Why the Syrian War Will Change Western History

In 2011, a movement known as the Arab Spring took the world by surprise. It began in Tunisia when the police confiscated a poor street vendor known as Mohammed Bouazizi’s wares. With no means to support his family, he had nothing to lose and set himself on fire in front of the local police station. Protests in favor of Bouazizi and against Tunisia’s corrupt regime led to the downfall of President Ben Ali just a few weeks later. The movement in Tunisia spread all across the Arab world, with citizens protesting against autocratic regimes and demanding democratic reforms.

In Syria, citizens empowered by the Arab Spring began to protest against the country’s leader, President Bashar al-Assad. The protests quickly turned bloody when the military opened fire on protestors in the capital of Damascus in March 2011. The world quickly turned its eyes on Syria, which soon fragmented into rebel troops, who sought to oust Assad, and pro-Assad forces, who wanted him to remain in power. Rebels were armed by Western countries, particularly the United States, who were keen to see Assad taken down. They began gaining their own territory within Syria, effectively creating a “state within a state.”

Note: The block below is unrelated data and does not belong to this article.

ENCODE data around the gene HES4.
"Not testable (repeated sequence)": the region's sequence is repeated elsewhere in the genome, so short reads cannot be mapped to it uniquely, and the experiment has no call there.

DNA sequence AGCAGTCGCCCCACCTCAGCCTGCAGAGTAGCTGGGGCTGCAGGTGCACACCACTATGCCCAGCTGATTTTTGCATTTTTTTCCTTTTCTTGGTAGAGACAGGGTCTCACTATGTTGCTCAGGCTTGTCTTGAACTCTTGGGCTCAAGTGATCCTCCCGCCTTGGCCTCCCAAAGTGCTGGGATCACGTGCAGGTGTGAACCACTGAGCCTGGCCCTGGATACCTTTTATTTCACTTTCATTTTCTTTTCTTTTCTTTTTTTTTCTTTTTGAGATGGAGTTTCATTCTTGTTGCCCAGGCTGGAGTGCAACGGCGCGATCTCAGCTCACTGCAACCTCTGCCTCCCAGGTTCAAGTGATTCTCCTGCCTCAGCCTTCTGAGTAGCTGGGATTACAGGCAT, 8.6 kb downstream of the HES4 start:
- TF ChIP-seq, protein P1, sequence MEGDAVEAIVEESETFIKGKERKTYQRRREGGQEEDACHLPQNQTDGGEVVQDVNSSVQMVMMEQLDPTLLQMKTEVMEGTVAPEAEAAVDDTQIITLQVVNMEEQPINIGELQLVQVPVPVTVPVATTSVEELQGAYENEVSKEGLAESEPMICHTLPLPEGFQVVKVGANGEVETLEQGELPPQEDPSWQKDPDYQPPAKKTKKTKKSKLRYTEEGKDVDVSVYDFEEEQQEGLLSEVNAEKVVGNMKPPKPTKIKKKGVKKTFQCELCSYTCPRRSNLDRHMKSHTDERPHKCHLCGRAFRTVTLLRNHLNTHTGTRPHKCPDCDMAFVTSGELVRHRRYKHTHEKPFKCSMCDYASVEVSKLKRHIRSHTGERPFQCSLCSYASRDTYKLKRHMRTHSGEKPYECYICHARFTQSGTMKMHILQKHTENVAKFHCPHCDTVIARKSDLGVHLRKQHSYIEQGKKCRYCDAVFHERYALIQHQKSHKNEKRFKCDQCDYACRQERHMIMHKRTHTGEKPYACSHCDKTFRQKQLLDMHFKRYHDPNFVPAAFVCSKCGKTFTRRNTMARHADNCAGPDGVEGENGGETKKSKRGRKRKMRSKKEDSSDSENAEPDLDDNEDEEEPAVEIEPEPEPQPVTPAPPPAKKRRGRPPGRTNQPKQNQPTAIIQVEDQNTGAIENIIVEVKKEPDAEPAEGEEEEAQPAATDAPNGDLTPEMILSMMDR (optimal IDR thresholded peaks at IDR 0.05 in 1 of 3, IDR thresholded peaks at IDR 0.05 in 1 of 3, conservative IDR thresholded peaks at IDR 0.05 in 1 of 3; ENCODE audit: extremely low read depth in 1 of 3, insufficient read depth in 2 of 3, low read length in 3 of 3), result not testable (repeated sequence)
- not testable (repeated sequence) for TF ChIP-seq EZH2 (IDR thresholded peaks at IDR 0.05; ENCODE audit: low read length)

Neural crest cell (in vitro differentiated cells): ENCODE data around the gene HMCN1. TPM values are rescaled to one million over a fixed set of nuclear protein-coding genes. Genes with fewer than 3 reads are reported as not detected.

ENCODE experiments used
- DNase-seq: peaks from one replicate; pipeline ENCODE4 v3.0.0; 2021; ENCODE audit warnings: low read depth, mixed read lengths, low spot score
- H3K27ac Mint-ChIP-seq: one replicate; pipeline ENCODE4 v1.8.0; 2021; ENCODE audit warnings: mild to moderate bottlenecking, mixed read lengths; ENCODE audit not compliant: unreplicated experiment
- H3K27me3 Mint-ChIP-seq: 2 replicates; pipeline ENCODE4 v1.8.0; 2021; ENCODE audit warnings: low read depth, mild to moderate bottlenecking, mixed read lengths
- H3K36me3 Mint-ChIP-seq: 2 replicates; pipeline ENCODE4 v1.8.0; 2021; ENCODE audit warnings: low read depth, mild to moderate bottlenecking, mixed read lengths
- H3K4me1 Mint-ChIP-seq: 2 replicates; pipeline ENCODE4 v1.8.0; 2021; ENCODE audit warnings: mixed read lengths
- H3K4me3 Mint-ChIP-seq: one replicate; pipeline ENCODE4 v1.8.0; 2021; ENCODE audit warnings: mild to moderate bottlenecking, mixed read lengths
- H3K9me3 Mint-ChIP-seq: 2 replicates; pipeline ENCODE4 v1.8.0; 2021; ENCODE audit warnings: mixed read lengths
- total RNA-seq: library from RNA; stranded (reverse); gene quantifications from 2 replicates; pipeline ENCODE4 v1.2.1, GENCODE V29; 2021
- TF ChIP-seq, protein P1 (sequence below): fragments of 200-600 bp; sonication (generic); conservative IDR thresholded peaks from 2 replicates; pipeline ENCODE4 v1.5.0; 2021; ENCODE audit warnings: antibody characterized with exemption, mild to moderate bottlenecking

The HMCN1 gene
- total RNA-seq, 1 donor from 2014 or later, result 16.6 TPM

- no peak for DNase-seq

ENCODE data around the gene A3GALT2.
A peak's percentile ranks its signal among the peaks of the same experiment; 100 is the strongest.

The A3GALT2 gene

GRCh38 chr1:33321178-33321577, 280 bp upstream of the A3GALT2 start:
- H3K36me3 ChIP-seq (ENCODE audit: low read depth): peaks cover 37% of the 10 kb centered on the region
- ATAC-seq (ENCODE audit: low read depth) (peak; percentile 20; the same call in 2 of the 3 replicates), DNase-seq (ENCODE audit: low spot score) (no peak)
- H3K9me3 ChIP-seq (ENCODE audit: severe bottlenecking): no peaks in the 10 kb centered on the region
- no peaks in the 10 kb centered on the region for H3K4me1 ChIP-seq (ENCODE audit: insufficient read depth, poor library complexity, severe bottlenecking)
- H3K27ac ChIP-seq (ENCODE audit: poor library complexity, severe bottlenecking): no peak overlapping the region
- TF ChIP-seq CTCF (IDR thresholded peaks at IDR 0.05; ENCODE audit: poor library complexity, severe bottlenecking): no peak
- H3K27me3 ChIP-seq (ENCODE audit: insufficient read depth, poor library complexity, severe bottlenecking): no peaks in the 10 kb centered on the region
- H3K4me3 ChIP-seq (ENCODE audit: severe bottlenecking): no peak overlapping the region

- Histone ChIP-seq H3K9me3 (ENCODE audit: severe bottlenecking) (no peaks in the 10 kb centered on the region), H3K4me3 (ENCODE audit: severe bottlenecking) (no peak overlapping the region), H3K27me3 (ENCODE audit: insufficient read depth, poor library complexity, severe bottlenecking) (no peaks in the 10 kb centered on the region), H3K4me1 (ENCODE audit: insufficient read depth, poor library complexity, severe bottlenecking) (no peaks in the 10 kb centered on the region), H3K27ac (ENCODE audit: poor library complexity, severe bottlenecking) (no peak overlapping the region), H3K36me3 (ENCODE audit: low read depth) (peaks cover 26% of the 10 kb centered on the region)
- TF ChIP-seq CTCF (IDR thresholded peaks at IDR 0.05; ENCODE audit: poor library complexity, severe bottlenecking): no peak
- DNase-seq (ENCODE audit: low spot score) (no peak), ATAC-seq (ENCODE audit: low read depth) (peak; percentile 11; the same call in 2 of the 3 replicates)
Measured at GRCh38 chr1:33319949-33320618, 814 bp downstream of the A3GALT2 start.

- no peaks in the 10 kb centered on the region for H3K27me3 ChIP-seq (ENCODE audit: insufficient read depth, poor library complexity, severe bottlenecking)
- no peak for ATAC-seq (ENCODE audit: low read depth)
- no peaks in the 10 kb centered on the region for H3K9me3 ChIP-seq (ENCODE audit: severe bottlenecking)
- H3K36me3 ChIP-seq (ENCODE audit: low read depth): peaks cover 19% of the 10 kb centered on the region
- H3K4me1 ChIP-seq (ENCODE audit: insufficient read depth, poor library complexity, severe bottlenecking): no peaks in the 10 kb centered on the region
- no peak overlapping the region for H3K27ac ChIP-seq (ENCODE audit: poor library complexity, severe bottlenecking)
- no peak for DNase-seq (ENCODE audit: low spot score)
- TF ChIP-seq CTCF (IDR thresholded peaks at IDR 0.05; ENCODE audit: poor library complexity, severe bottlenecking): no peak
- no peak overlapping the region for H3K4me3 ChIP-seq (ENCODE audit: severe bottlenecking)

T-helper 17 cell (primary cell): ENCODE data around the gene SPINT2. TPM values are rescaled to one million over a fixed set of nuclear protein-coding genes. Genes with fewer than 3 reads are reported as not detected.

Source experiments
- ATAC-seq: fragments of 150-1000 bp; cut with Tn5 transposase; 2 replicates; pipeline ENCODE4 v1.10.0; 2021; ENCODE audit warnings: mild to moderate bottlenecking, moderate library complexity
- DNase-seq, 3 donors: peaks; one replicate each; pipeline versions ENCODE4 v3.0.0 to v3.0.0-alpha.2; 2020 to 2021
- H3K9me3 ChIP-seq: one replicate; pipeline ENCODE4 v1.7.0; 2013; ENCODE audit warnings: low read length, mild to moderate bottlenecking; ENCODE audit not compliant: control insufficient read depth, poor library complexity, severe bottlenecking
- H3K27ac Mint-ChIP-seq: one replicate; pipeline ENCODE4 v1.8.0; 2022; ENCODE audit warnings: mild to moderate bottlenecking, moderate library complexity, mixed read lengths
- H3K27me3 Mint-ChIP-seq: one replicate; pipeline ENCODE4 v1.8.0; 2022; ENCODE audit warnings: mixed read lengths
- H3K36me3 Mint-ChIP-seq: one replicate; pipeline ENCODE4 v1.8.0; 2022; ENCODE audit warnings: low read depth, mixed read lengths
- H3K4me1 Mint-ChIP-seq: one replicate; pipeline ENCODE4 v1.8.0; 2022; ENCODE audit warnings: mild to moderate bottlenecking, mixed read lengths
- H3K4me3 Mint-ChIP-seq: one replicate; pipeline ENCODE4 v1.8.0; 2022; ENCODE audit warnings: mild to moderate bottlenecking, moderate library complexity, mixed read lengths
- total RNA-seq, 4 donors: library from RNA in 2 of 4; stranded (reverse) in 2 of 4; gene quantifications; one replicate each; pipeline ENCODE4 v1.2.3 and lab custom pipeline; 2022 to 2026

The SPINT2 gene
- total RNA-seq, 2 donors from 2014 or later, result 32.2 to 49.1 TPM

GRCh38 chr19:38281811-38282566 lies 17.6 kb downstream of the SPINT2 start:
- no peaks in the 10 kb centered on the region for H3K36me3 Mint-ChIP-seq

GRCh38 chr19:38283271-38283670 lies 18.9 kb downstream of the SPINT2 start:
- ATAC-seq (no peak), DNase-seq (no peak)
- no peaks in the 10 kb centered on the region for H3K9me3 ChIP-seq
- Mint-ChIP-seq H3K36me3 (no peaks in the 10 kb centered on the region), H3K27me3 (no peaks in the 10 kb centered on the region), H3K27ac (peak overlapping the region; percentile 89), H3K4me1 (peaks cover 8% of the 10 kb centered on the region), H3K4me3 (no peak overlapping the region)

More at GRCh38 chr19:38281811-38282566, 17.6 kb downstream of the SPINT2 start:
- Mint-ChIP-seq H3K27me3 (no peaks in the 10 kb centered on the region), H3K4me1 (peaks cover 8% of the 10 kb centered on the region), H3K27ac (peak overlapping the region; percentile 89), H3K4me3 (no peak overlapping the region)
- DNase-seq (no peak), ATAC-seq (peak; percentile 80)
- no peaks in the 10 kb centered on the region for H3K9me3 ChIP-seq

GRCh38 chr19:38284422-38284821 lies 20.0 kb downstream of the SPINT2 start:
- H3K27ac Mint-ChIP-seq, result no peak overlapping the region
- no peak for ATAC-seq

Protests in Douma on April 8, 2011 against President Bashar al-Assad. shamsnn/flickr/Wikimedia.

However, in wars, there is no easy way to define who the “good guys” are and who the “bad guys” are. Assad’s forces used tactics like chemical warfare, which included releasing toxic gases on civilian populations, leading to dozens, even hundreds of deaths. These gas attacks became a rallying cry for Western countries to intervene on the ground, but what was often ignored is that the rebel forces, believed to be the “good guys,” had themselves often engaged in chemical warfare and other crimes against humanity. Both rebel and regime (supporters of Assad) forces were known to attack civilians with violent actions like rape.

Syrian army checkpoint in Douma, January 2012. Elizabeth Arrott/VOA News/Wikimedia.

Perhaps most significantly to later events that would play out in the Middle East, the country did not remain divided along the factional lines of the rebels and the regime. Despite numerous attempts for ceasefires, weapons continued to pour into Syria and fell into the hands of radicals, including a band around a cleric known as Abu Bakr al-Baghdadi. He would come to be regarded as the caliph, or religious and political leader of the newly formed Islamic State of Iraq and Syria.

Al-Nusra Front fighters during the Syrian Civil War. Wikimedia.

Other factions that formed included the al-Nusra Front, a jihadist group whose name means “victory for the people.” The group follows a strict form of Islam known as Salafism, which can be primarily described as following not only the teachings of Mohammed in the most stringent way possible but following them within his cultural context. In other words, you have to dress the way that people did in the sixth century and cannot use any technology that was not available back then. They also took over significant territory in Syria.